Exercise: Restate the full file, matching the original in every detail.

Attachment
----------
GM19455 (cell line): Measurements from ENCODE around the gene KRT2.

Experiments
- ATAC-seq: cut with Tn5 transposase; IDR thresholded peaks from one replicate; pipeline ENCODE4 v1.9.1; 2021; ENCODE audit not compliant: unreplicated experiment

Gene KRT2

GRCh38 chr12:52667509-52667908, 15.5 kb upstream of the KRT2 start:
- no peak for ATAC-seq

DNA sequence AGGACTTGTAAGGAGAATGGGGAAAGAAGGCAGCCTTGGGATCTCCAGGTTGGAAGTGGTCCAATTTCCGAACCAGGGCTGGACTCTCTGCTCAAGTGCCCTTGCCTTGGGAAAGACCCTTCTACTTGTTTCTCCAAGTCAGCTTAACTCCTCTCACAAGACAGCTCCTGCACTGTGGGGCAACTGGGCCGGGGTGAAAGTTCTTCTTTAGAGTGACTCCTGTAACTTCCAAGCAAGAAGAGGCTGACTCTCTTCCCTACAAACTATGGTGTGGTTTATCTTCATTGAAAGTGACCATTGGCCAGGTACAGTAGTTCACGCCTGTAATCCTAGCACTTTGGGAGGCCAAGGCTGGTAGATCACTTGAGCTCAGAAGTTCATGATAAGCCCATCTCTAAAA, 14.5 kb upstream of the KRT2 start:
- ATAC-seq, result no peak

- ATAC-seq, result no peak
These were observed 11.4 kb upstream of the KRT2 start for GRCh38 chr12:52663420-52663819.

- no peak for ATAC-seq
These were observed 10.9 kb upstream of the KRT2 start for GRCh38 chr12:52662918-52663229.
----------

GM19455 (cell line): Measurements from ENCODE around the gene KRT2.

Experiments
- ATAC-seq: cut with Tn5 transposase; IDR thresholded peaks from one replicate; pipeline ENCODE4 v1.9.1; 2021; ENCODE audit not compliant: unreplicated experiment

Gene KRT2

GRCh38 chr12:52667509-52667908, 15.5 kb upstream of the KRT2 start:
- no peak for ATAC-seq

DNA sequence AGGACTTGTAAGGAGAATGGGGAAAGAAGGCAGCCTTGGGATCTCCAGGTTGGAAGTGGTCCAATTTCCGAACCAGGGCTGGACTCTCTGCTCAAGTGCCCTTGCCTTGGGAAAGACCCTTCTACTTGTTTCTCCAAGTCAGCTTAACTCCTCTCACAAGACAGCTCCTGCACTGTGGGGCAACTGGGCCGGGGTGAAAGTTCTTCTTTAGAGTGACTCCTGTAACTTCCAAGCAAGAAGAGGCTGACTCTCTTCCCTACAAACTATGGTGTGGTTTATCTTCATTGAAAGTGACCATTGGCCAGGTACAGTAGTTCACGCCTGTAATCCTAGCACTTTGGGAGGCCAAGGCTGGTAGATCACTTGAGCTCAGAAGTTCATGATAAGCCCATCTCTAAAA, 14.5 kb upstream of the KRT2 start:
- ATAC-seq, result no peak

- ATAC-seq, result no peak
These were observed 11.4 kb upstream of the KRT2 start for GRCh38 chr12:52663420-52663819.

- no peak for ATAC-seq
These were observed 10.9 kb upstream of the KRT2 start for GRCh38 chr12:52662918-52663229.